Payments behemoth Visa is reportedly planning to change merchant fees rates for United States-based merchants as part of a major update of its point-of-sale system.
The development was revealed in a document Visa sent to banks announcing an upgrade of its system, which will be rolled out in April and October, Bloomberg reported on Feb. 4. With the move, the payments giant aims to push merchants to stop using checks, as well as adjust its new fee structure for new businesses.
What to expect?
Visa is reportedly planning to introduce higher rates for transactions on e-commerce platforms and lower rates for certain services categories like real estate, health care and education. Thus, traditional Visa cardholders will pay 9 cents more for a $100 transaction and premium Visa cards owners will pay 10 cents more compared to current rates.
At the same time, premium-card holders will see a 33% drop in the interchange fee for a $50 transaction for categories such as large supermarkets. The document introduced by Visa reportedly read:
“The U.S. credit interchange structure has been largely unchanged for the past 10 years. Based on the most recent review in the U.S., Visa is adjusting its default U.S. interchange rate structure to optimize acceptance and usage and reflect the current value of Visa products.”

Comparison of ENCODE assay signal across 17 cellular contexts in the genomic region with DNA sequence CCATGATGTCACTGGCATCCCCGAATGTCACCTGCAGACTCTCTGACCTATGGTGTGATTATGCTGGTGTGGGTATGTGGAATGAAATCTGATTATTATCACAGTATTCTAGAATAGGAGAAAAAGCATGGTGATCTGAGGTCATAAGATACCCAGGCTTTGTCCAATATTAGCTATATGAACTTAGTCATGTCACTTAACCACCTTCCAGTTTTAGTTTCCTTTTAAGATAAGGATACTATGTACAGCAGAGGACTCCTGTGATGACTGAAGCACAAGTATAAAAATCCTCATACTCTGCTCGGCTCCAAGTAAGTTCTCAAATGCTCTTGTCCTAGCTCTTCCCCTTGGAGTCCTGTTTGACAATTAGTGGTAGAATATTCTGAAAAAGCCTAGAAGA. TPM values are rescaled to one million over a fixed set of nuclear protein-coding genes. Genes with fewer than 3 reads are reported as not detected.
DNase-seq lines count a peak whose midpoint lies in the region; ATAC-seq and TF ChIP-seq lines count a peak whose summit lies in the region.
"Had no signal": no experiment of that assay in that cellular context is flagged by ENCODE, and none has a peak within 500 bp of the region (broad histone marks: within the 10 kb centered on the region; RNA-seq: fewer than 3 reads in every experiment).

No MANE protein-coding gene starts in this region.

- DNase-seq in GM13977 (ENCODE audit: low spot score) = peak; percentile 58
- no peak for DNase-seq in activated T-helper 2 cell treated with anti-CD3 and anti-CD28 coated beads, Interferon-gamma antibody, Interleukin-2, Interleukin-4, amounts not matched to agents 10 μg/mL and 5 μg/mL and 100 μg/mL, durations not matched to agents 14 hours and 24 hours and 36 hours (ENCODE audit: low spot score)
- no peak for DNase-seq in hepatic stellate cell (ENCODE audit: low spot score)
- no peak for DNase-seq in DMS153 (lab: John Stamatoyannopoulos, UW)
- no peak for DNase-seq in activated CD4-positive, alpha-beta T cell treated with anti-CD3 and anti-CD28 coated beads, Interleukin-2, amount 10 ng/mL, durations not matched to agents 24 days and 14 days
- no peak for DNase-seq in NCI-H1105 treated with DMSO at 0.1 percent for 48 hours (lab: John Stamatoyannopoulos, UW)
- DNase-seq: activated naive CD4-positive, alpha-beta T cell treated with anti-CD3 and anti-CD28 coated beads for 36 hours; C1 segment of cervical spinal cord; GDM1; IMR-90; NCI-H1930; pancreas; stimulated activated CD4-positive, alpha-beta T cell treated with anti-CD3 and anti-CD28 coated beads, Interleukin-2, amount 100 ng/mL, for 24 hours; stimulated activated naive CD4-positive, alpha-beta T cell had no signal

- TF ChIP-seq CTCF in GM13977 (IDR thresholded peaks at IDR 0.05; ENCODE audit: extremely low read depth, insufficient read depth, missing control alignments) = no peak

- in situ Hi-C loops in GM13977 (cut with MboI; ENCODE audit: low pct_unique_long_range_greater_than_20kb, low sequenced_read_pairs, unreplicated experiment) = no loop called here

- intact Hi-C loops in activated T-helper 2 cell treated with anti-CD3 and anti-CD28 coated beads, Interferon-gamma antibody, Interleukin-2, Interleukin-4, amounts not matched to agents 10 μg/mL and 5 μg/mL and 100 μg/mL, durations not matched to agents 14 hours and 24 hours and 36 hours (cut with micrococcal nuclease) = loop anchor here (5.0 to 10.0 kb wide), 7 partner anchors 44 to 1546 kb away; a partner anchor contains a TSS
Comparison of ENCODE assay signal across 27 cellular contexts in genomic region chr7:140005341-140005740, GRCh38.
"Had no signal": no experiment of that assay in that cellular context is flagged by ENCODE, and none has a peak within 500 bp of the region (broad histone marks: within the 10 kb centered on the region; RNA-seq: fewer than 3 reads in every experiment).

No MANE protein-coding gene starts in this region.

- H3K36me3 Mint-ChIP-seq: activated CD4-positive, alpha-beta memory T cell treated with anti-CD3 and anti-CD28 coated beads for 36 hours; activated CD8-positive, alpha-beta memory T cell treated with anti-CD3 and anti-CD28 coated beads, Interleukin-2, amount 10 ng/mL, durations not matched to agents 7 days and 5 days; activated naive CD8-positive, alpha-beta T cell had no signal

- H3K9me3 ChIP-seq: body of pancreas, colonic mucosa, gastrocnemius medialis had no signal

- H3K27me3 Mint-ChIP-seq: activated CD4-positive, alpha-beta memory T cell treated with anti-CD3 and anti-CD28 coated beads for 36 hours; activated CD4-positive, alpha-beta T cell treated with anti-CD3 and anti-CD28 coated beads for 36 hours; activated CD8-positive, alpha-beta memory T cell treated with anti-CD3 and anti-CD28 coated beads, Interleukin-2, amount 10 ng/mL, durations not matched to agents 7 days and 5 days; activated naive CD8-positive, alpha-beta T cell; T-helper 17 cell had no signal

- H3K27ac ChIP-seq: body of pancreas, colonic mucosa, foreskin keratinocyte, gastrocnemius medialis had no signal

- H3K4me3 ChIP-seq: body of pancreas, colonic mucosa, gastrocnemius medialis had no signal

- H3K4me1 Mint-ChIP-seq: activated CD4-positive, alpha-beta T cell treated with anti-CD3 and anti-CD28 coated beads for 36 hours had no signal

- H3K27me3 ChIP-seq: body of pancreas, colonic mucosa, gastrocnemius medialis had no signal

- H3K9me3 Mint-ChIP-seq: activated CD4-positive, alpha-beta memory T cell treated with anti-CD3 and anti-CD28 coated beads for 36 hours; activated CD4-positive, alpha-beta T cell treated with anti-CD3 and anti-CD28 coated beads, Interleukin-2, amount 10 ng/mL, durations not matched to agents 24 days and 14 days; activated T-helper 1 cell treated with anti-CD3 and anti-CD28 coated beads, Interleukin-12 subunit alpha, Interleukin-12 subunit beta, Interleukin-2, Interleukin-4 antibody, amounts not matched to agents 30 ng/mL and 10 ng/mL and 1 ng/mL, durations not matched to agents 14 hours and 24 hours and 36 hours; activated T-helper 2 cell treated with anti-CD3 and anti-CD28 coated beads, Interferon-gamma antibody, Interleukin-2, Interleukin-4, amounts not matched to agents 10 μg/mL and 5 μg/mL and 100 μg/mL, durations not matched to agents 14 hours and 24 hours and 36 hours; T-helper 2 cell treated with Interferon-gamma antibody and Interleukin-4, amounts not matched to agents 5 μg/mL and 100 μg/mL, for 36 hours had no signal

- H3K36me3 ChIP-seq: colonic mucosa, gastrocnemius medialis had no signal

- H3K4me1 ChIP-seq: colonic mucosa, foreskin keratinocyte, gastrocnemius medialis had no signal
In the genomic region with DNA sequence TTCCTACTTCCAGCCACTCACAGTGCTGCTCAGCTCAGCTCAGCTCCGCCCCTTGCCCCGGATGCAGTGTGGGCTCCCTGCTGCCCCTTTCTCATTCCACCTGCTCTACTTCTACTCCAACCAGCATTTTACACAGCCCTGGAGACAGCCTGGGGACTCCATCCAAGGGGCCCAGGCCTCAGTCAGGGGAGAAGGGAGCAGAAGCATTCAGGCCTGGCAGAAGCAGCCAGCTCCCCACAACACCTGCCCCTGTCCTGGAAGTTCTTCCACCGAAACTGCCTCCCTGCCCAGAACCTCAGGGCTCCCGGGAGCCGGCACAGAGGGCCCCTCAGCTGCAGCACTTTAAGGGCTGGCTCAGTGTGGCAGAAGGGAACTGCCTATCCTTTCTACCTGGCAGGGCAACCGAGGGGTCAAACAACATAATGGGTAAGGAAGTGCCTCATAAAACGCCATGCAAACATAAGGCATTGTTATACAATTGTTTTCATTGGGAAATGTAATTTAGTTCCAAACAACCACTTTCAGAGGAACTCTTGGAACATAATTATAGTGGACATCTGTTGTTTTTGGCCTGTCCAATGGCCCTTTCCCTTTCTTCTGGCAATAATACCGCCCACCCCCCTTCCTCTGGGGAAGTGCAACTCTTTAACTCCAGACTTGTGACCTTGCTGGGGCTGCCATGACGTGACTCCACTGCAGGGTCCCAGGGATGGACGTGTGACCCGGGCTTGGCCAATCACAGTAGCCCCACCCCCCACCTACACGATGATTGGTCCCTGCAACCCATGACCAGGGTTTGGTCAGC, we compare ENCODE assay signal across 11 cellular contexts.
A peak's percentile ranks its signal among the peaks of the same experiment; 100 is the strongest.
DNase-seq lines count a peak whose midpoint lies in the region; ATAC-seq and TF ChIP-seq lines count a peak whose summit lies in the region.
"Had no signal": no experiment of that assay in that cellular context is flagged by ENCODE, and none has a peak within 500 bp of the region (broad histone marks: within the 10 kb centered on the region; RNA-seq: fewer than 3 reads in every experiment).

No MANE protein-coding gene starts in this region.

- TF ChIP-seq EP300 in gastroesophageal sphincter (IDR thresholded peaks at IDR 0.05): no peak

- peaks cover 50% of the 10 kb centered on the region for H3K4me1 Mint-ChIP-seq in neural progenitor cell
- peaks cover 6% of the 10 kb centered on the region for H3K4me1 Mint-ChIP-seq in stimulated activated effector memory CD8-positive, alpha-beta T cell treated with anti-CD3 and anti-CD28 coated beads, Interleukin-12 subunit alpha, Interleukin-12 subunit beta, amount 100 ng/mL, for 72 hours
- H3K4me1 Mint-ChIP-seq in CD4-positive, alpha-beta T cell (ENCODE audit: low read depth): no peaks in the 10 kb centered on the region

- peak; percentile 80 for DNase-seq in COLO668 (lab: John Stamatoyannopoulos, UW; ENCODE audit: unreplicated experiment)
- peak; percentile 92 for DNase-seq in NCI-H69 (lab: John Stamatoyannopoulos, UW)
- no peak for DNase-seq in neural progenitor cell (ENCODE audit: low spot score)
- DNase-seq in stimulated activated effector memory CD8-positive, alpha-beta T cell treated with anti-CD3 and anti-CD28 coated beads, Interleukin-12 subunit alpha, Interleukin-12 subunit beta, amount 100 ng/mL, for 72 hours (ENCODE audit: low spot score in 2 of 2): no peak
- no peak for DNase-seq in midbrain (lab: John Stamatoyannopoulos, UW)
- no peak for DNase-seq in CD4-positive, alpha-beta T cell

Visa’s interest in the fintech sector
As the global financial and payments landscape has changed dramatically since the development of digital currencies, the involvement of major credit players like Visa is a major bellwether for adoption. Worth noting, over recent months, Visa has made a number of cryptocurrency and fintech-related investments and acquisitions.
In mid-January, the company bought financial technology firm Plaid for $5.3 billion. Plaid’s products reportedly allow for convenient sharing of financial information with thousands of apps, while the firm also serves cryptocurrency wallet Abra, and crypto exchange Coinbase uses the firm’s services to obtain customers’ banking information.
That same month, Visa participated in an $80-million funding round for cross-border payments platform Currencycloud, which intends to integrate with major software platforms and begin support of alternate payment methods.
Last December, major crypto exchange Binance began allowing users to buy crypto directly through Visa credit and debit cards once they bind their accounts to Visa cards issued within the European Economic Area.